Local corporate bonds have yet to make it on the Reserve Bank of NZ (RBNZ) balance sheet but the backstop facility has eased liquidity concerns in the market, deputy governor, Christian Hawkesby, told the emergency government committee last week.
Hawkesby told the Epidemic Response Committee (ERC) last Thursday that the RBNZ had not to date purchased any NZ “corporate paper” under its coronavirus liquidity-pumping mandate.
“But what we’re getting told is the fact we have the availability to hold corporate paper is providing banks the confidence to buy that corporate paper off their clients in the knowledge that they can always come back to us and receive funding for that,” he said. “We think it’s helpful on the margin.”
The NZ central bank has already given much relief to local fixed income managers after swallowing a $3 billion tranche of Local Government Funding Agency (LGFA) debt early in April.
An April 3 Monetary Policy Committee (MPC) note says while the RBNZ large-scale asset purchase program (LSAP) had successfully pushed down government bond yields “there were growing signs of a lack of liquidity in the broader corporate bond market”.
“The Bank had observed signs of increasing illiquidity and dislocation in the Local Government Funding Agency (LGFA) market in particular in recent weeks,” the MPC note says. “This could be largely attributed to a combination of the near-closure of global credit markets, domestic intermediaries reducing their participation due to recent volatility, and fund managers liquidating their holdings in order to meet redemptions.”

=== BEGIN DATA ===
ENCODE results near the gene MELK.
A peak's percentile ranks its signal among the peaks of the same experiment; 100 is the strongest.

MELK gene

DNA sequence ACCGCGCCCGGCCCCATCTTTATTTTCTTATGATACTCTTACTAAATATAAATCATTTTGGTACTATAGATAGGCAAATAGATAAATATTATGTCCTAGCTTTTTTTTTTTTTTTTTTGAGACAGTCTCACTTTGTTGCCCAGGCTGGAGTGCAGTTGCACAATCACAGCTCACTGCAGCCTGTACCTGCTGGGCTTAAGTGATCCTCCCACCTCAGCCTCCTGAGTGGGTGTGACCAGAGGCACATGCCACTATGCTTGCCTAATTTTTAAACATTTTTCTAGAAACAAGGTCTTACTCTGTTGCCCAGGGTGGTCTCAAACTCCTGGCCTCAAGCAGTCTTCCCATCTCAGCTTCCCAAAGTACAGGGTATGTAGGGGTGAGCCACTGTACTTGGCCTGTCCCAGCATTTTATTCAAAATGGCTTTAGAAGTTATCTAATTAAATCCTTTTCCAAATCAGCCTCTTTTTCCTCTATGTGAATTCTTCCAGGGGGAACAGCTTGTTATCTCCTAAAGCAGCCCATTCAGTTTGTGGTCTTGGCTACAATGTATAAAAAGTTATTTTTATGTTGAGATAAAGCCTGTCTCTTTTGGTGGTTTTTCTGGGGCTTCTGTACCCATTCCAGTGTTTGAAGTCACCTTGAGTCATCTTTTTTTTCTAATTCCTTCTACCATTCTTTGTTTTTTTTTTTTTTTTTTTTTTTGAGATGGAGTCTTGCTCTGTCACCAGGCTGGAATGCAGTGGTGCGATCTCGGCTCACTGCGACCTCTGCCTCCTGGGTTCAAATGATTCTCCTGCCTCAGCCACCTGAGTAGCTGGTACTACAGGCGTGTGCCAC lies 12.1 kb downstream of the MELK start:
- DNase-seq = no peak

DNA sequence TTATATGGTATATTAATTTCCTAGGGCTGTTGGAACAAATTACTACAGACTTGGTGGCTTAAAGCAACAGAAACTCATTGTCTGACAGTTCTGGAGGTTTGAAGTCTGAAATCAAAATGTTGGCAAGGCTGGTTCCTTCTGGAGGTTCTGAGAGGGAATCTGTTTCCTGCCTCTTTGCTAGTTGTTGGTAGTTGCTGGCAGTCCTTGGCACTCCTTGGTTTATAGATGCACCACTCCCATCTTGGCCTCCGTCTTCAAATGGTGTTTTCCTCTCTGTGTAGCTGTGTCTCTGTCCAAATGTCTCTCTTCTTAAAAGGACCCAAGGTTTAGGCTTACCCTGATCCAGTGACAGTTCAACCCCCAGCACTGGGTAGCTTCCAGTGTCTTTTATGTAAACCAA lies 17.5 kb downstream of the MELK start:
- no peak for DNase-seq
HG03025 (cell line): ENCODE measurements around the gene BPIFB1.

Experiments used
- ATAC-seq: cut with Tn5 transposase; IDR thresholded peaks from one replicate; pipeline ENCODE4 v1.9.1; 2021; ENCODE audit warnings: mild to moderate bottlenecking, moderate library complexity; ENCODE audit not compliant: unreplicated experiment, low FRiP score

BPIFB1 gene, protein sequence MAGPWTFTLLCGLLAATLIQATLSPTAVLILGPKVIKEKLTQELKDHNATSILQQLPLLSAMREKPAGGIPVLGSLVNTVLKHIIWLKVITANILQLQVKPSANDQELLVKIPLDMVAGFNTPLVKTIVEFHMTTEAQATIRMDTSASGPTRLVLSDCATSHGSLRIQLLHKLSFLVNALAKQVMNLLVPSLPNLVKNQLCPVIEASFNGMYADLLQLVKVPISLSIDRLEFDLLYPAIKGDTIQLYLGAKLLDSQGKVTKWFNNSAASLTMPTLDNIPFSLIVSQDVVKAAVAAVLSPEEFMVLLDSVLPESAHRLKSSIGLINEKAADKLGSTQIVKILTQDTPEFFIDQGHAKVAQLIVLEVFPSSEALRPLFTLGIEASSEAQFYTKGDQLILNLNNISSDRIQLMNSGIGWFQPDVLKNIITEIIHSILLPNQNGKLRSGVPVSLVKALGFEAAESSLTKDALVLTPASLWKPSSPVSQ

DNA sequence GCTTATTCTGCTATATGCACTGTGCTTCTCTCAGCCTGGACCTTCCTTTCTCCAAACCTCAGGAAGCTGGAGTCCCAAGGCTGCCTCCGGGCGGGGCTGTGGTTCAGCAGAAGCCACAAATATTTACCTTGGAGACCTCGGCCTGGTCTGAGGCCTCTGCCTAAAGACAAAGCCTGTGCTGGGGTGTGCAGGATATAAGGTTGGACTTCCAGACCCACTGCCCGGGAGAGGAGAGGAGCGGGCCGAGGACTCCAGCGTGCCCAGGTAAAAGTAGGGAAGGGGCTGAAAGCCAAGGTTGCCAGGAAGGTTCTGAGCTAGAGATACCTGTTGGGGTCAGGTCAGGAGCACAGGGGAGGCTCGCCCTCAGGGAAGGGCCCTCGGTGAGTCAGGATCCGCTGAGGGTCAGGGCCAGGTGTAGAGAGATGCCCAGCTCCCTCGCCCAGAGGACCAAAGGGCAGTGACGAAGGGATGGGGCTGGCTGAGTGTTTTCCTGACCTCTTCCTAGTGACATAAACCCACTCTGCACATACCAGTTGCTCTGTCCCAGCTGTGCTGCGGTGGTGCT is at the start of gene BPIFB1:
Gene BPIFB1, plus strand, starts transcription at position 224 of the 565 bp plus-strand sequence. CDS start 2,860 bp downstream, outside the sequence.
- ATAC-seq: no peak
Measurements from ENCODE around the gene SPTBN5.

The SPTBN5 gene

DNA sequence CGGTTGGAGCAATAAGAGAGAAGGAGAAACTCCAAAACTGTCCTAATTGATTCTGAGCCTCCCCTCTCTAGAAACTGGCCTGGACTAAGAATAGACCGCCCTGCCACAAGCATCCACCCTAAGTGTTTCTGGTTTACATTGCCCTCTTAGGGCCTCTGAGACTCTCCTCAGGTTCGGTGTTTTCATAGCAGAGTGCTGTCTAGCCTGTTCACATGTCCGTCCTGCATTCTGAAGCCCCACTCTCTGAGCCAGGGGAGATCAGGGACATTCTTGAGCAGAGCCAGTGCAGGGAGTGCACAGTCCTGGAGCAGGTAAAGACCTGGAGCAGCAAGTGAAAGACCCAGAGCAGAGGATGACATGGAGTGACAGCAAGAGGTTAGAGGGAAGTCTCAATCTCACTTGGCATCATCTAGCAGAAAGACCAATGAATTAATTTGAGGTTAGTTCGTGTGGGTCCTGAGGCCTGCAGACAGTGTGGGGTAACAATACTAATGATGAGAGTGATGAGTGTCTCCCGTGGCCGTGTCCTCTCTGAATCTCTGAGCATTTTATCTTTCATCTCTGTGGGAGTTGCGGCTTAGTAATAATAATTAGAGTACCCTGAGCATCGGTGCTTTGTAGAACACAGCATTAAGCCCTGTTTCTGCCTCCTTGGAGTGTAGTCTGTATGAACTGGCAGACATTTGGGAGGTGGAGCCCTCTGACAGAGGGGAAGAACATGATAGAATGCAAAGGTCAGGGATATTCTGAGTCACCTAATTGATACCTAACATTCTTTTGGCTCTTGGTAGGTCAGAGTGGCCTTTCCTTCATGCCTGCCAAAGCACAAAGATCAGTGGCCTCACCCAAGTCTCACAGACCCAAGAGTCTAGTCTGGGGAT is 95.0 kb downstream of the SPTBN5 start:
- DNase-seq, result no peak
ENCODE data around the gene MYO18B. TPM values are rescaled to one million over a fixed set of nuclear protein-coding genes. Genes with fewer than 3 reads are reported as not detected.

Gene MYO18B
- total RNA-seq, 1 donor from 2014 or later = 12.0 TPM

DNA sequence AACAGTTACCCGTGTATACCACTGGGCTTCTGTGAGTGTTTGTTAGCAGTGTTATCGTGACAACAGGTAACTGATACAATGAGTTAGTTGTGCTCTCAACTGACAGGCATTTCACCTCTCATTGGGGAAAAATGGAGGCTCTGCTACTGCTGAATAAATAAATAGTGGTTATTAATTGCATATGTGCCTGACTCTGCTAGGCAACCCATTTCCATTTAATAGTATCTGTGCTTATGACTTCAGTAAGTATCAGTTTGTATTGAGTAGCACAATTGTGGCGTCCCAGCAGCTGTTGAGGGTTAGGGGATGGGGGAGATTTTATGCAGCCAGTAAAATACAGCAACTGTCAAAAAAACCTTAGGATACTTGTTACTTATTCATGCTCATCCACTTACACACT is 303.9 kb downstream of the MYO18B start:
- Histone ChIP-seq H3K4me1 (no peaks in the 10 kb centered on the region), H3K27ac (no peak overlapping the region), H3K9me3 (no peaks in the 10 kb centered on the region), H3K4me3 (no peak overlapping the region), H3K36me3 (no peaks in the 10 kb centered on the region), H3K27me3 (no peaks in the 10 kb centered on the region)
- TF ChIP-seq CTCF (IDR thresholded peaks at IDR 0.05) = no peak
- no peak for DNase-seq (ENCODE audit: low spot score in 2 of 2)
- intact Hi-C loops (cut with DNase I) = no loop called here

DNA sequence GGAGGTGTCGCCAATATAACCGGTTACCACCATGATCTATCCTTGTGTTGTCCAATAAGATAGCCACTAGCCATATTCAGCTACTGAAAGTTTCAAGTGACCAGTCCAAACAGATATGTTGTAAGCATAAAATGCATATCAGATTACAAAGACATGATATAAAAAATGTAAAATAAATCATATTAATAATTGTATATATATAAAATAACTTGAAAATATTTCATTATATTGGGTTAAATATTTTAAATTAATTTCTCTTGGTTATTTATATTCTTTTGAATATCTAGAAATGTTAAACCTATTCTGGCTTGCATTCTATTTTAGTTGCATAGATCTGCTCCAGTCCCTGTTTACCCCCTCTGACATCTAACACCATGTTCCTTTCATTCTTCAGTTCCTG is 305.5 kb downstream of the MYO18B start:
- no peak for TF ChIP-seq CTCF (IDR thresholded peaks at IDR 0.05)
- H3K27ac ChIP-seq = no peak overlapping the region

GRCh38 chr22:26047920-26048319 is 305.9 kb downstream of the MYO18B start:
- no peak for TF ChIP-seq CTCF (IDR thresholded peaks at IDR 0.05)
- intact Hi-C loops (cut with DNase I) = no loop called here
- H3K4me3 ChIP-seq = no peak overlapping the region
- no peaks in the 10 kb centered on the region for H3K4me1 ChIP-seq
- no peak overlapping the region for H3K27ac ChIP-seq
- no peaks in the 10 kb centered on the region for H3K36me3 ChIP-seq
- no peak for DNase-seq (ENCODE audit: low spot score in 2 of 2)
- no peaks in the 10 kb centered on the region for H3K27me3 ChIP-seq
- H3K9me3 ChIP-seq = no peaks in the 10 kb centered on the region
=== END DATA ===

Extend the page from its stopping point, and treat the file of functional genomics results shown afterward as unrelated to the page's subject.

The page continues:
LGFA debt represents a key part of local fixed income portfolios with any market seizure likely to cause major problems for fund managers.
Under its LSAP, the RBNZ has so far purchased $33 billion of NZ government bonds (with more expected to come), squashing the yield curve to a flat-line stretching out 10 years, governor Adrian Orr told parliamentary committee last week.
The RBNZ quantitative easing (QE) measures were designed to “keep rates low along the curve”, Orr said.
“For example, the cost of 10-year bonds is now the same as the overnight rate,” he said.
According to Orr, the so-called ‘unconventional’ measures such as QE were now standard practice globally.
The RBNZ governor also confirmed that negative interest rates remained on the table as a monetary policy weapon. When unveiling its coronavirus monetary arsenal in March, the central bank said negative interest rates would not be considered for at least one year.
“We haven’t ruled [negative interest rates] out,” Orr said. “But we want to give QE time to work first.”
An earlier introduction of negative interest rates wasn’t possible, he said, as some bank systems could not yet cope with the concept.
“We think we can get the same effect with QE,” he said. Orr said the central bank QE program was “between a half and two-thirds” complete.
The first QE burst has seen the equivalent of about a 150 basis point cut in the official cash rate (OCR), Hawkesby said.
“That’s a ballpark figure based on international research – it will vary from country to country,” he said.
Hawkesby told the government committee that recent International Monetary Fund (IMF) projections for a 7 per cent fall in NZ GDP this year followed by a 6 per cent rise next year included “some rosy assumptions”.
Regardless, the data points “to a weak economy and a sharp rise in unemployment,” he said.
Estimated NZ unemployment figures ranged from 35 per cent at the current Alert Level 4 falling to 5 per cent when the country returns to Level 1, Hawkesby said.
Across industries, he said the data showed just 16 per cent of food and accommodation workers (the most-affected sector) remained in employment now compared to 80 per cent of government employees.